How to Recommend Books

I was having a conversation with a co-worker recently that turned to books. As we talked, I realized that we had very different tastes, but we were both interested in getting recommendations. I ask for book recommendations a lot, and I’ve noticed that the most persuasive recommendations all follow a similar pattern. I’ve started using that pattern when I suggest books, so I thought I’d share.

Ask what genre they like

I don’t think I can stress enough how important this is. I read a lot of science fiction and fantasy, so those are the books I tend to recommend. The point of recommending books is to give people new experiences, but you want them to be positive ones. You should be recommending books that you think the person will enjoy, not just books that you enjoy. Knowing the other person’s preferred genre helps you adjust your recommendations to that person.

Don’t get fixated on a single book

This is related to the previous point. When I was talking with my co-worker, I learned that she liked histories and historical fiction. Because of that, I didn’t start out by recommending she read my favorite Asimov novel. There wouldn’t be any appeal there. I suggested she read something by Connie Willis, who writes historical science fiction (if you haven’t read anything by Willis, her protagonists are scholars who time-travel in order to study the past). There’s nothing wrong with having some go-to book recommendations (I consider Ender’s Game to be one of the best introductions to sci-fi, and suggest it frequently), but make sure they span a variety of styles, settings, and moods.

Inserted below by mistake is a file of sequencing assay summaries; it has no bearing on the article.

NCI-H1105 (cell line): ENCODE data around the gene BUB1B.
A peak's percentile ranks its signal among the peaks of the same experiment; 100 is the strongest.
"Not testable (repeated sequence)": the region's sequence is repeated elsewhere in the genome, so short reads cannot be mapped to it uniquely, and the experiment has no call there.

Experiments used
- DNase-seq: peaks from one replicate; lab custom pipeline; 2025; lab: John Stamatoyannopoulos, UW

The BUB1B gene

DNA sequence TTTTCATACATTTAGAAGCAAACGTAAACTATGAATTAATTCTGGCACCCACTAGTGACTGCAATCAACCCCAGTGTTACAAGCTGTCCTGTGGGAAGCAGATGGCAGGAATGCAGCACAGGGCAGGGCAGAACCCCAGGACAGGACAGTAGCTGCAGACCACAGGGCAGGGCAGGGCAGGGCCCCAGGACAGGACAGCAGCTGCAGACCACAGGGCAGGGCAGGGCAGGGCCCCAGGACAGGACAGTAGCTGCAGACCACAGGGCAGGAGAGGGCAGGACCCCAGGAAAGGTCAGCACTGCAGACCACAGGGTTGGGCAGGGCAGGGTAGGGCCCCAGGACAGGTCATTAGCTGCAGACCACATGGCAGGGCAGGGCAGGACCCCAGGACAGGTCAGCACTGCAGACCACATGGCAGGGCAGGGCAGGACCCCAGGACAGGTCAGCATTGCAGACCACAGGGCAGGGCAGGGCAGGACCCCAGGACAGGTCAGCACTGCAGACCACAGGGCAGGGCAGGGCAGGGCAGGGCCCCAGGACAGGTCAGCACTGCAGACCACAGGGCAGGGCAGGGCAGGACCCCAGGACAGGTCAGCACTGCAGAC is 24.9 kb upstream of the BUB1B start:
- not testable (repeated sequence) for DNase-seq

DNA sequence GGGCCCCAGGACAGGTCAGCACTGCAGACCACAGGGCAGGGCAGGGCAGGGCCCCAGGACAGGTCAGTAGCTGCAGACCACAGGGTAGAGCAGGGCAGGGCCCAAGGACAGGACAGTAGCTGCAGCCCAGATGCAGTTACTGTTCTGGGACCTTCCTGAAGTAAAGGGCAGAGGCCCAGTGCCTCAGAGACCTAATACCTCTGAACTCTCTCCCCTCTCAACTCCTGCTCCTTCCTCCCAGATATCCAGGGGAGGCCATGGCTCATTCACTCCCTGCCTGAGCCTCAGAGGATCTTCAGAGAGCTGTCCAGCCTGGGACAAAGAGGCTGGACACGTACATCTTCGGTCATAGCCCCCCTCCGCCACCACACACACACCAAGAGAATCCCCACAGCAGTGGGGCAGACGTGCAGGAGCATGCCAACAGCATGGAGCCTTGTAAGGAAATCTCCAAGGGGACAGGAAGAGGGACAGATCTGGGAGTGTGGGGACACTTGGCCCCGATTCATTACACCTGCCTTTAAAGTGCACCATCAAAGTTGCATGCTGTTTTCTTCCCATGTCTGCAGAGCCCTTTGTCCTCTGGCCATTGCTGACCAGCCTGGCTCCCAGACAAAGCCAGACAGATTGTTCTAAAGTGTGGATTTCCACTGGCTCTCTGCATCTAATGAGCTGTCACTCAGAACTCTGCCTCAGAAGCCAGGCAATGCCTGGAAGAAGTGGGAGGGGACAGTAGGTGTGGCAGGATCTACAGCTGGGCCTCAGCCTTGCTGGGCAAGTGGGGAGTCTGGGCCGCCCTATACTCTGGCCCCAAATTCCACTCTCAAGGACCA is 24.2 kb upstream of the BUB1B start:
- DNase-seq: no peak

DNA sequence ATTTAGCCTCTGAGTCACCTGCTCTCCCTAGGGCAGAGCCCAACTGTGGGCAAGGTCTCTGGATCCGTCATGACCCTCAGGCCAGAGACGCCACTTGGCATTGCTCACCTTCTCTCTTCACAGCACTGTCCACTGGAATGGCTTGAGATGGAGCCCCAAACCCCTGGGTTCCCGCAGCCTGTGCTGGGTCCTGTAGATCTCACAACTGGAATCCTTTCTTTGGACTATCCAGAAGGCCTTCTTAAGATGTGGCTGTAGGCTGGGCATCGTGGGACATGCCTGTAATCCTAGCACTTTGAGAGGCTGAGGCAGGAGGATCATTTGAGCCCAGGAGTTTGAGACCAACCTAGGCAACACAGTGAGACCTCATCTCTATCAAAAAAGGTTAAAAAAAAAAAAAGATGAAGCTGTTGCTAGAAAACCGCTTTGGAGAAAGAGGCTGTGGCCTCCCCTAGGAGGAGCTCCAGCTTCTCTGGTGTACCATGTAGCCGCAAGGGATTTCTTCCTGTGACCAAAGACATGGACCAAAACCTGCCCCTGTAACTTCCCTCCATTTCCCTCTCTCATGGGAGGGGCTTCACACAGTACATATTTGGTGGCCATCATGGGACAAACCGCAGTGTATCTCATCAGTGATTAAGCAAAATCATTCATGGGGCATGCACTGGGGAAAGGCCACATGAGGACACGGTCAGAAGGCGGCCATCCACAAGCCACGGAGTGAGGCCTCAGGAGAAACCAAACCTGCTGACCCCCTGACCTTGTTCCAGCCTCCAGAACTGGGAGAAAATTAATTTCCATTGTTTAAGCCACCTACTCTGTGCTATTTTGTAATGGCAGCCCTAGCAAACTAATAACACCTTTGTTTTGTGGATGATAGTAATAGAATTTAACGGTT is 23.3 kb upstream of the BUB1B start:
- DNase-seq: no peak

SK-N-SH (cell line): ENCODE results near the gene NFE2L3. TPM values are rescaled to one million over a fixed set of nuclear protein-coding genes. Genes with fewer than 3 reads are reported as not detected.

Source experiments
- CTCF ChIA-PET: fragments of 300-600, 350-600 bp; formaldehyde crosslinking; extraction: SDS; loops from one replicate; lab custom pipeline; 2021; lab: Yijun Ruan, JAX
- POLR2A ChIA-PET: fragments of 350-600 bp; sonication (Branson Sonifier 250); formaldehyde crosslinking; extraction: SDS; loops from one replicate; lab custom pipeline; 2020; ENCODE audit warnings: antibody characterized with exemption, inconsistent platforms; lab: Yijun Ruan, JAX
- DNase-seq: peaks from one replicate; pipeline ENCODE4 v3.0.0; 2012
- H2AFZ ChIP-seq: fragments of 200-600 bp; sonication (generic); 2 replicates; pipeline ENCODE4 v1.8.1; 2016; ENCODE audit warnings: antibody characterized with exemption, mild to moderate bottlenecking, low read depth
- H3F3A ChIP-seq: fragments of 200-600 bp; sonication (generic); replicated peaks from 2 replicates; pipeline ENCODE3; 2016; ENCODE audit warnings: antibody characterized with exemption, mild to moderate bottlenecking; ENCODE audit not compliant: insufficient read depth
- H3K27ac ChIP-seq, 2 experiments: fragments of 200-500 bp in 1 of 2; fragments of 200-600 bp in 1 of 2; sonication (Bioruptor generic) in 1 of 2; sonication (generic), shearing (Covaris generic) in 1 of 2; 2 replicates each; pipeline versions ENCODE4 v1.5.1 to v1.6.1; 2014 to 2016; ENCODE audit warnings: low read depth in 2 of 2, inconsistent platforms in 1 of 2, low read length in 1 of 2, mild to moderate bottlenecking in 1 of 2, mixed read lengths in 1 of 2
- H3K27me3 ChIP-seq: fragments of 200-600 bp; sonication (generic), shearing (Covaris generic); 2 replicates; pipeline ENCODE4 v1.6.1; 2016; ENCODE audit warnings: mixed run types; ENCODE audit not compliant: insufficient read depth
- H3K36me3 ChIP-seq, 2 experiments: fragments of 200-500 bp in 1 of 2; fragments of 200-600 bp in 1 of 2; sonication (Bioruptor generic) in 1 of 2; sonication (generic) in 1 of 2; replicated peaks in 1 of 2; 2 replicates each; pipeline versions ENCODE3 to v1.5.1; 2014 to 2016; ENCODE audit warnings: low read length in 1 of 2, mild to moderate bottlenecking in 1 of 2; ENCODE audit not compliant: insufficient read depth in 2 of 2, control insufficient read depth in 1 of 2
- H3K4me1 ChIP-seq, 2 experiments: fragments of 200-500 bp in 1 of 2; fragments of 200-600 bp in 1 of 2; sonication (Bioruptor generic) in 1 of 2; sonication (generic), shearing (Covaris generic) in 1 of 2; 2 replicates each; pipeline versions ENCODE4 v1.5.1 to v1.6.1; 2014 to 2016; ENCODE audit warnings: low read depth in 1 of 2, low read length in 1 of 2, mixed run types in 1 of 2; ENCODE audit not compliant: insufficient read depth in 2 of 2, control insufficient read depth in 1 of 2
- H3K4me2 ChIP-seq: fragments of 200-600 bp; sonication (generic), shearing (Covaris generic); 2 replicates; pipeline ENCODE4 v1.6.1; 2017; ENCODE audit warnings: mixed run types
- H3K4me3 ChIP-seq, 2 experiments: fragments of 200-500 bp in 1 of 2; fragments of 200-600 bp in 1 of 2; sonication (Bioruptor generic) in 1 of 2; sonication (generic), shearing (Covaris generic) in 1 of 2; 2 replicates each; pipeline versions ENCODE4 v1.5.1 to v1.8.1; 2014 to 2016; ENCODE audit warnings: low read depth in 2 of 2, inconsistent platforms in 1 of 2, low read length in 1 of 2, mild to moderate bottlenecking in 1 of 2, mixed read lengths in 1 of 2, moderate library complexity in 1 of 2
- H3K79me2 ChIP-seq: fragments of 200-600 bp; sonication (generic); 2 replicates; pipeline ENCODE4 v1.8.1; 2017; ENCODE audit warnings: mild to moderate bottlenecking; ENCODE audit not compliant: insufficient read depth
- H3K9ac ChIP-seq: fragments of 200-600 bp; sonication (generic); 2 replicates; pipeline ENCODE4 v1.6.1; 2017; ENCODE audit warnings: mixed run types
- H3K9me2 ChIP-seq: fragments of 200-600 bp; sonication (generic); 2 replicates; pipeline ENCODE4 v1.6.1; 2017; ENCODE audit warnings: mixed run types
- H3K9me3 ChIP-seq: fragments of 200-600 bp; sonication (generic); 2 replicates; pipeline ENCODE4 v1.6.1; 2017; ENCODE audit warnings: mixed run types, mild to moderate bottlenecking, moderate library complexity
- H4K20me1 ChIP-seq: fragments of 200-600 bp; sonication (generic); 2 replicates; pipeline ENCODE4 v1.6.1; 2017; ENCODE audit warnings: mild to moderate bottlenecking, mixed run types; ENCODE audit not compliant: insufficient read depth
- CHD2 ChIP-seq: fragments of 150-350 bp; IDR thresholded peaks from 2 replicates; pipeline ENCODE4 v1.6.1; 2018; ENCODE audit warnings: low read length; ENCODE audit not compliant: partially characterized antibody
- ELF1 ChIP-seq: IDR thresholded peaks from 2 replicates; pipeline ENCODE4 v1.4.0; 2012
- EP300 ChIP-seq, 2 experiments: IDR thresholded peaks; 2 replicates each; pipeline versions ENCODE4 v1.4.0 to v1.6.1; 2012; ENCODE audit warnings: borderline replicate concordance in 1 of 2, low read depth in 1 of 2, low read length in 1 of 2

Don’t overhype

This one can be really hard to follow if you’re recommending a book you’re passionate about. So, what I try to do is find something specific to gush about, and make it clear that it’s my opinion, not an objective fact. For example, when I recommend Rendezvous with Rama by Arthur C. Clarke, I say that it has the best closing line I’ve ever read. It’s specific, it limits the statement to my own experience, and also emphasizes how impactful it was for me.

No spoilers!

This should be obvious, but if you’re excited about a recommendation, sometimes things can slip out.

Don’t follow up

Once you’ve given a recommendation, let it go. If the person reads the book, then they’ll let you know. I’ve found that most people who want book recommendations have quite a few books on their reading list and they may not get to yours for months. Don’t take it personally if they don’t start reading it right away, if they ever read it at all.

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